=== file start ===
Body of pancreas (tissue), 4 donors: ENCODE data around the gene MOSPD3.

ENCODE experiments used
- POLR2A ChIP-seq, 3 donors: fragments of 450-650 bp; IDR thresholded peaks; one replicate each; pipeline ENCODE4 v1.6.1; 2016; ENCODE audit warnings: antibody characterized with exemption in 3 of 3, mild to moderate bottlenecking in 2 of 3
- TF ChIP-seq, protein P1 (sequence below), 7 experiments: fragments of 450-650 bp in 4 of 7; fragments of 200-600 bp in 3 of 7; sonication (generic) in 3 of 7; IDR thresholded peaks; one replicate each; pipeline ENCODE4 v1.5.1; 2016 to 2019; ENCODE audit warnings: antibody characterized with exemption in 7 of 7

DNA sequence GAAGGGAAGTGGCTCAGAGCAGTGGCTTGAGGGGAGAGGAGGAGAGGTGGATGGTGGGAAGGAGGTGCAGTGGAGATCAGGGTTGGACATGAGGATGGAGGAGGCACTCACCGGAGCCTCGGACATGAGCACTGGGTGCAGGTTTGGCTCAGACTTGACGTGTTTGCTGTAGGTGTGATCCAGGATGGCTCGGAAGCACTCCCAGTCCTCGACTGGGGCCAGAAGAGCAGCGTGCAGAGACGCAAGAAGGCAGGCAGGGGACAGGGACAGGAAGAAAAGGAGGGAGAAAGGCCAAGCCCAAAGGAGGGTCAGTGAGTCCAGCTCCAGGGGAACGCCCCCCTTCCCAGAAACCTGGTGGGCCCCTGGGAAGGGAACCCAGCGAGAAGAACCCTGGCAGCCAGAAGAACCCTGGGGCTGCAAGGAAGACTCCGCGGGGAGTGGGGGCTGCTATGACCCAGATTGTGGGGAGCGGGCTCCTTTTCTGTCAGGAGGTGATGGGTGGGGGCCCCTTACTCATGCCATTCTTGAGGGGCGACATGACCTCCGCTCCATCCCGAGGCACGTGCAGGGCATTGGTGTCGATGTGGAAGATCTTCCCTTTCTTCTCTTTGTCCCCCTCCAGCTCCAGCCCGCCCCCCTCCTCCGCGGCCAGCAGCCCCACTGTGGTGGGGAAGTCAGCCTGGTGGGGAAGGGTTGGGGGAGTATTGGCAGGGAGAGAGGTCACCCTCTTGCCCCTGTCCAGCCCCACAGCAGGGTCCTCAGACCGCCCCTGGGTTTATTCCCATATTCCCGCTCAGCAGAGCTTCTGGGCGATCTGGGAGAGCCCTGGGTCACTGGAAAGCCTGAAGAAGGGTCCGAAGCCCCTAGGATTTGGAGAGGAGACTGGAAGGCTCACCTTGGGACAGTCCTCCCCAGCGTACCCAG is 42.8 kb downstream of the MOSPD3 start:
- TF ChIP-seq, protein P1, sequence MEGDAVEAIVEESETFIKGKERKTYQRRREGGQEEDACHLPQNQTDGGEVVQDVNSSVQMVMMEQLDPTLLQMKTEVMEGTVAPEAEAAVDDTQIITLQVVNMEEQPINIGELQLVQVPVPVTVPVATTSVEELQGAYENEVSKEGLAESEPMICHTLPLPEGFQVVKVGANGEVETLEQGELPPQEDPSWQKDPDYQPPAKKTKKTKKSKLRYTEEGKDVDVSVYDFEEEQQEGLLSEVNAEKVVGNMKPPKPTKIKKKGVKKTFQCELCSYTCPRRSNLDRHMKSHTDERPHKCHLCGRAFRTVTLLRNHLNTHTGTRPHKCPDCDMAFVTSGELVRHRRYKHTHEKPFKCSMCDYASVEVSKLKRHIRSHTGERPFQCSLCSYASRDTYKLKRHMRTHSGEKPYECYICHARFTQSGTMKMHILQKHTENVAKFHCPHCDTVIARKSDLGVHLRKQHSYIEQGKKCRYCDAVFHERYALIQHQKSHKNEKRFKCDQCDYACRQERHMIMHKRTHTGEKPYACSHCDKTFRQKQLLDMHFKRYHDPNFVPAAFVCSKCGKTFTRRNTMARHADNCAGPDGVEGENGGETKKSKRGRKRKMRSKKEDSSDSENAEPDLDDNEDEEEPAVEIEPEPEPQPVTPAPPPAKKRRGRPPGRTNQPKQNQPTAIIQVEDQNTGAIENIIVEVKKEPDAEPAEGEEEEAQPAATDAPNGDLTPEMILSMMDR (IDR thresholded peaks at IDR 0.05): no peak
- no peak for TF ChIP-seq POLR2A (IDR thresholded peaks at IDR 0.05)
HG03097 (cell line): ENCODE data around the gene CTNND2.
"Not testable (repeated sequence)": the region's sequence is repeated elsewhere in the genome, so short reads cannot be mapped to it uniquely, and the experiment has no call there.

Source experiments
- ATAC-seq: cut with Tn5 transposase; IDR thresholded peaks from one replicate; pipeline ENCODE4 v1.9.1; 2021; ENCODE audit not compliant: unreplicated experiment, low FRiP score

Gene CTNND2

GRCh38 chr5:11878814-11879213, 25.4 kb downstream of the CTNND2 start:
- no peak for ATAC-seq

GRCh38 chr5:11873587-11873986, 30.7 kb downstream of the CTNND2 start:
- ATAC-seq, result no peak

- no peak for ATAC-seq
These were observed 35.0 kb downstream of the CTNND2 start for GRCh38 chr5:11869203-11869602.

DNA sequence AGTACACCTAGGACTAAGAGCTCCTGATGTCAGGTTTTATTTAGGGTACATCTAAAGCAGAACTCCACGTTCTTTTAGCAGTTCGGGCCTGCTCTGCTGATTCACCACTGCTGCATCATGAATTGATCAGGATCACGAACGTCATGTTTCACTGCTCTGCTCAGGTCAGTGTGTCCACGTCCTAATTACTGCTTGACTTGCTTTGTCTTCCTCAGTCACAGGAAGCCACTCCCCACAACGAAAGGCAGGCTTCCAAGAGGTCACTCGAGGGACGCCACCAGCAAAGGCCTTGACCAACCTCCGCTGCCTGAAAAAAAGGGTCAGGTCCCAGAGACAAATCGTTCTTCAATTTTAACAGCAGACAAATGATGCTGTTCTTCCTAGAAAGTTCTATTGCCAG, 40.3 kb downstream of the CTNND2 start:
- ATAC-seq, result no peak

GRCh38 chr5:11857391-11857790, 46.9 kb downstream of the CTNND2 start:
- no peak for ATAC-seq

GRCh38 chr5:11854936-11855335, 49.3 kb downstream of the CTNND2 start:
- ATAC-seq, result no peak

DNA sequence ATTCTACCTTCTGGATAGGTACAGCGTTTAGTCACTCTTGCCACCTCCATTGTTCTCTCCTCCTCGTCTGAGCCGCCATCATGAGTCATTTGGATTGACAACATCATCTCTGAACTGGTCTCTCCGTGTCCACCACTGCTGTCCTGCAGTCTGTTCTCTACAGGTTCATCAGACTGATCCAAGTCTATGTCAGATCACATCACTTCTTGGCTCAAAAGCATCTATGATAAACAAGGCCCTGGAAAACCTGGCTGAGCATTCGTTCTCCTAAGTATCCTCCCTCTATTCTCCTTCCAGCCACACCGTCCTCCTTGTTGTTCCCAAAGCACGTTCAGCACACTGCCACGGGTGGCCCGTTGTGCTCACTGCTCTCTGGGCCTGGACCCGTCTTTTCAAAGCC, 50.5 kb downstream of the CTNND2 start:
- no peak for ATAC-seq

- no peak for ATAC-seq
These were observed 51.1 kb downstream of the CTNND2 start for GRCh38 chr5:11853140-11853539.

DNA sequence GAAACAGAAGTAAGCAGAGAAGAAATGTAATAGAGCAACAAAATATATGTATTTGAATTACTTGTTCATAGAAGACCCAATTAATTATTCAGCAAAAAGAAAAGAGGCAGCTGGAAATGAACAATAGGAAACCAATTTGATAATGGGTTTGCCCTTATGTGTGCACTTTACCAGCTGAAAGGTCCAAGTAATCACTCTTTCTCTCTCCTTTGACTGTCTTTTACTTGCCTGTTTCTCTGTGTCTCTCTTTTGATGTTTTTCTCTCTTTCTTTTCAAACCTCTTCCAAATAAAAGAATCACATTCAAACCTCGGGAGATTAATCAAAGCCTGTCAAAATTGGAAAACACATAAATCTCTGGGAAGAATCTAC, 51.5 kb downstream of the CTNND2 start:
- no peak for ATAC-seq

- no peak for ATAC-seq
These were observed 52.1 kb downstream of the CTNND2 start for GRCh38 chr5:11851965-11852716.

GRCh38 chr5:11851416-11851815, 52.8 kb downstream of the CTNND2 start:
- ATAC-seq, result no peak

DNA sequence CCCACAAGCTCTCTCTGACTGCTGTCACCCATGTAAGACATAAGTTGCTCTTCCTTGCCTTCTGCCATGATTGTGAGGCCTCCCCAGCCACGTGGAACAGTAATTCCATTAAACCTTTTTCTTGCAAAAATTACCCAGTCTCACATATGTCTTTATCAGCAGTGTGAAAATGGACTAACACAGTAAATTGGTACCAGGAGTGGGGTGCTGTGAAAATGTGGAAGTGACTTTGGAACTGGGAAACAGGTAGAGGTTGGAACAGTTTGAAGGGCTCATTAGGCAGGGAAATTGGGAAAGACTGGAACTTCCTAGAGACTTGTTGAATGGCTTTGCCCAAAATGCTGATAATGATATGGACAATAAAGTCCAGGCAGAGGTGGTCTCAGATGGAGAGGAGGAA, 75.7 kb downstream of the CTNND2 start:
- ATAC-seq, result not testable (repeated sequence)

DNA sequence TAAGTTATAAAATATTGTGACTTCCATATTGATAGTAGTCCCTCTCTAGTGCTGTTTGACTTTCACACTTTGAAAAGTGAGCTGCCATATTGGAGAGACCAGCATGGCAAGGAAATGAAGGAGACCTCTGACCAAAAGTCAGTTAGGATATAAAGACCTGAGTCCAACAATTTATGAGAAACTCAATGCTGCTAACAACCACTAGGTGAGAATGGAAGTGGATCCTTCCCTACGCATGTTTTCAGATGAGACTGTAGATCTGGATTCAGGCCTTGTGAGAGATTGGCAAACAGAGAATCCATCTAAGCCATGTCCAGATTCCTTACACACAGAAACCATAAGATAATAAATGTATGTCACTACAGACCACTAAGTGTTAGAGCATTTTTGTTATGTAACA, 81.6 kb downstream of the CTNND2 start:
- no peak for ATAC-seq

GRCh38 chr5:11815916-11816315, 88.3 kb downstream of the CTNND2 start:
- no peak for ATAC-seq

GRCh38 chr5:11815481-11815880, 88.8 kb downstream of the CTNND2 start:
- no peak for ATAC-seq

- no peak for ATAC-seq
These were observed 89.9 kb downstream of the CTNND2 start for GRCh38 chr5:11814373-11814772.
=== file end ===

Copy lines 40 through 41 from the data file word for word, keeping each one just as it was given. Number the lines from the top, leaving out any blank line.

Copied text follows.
- no peak for ATAC-seq

GRCh38 chr5:11815481-11815880, 88.8 kb downstream of the CTNND2 start: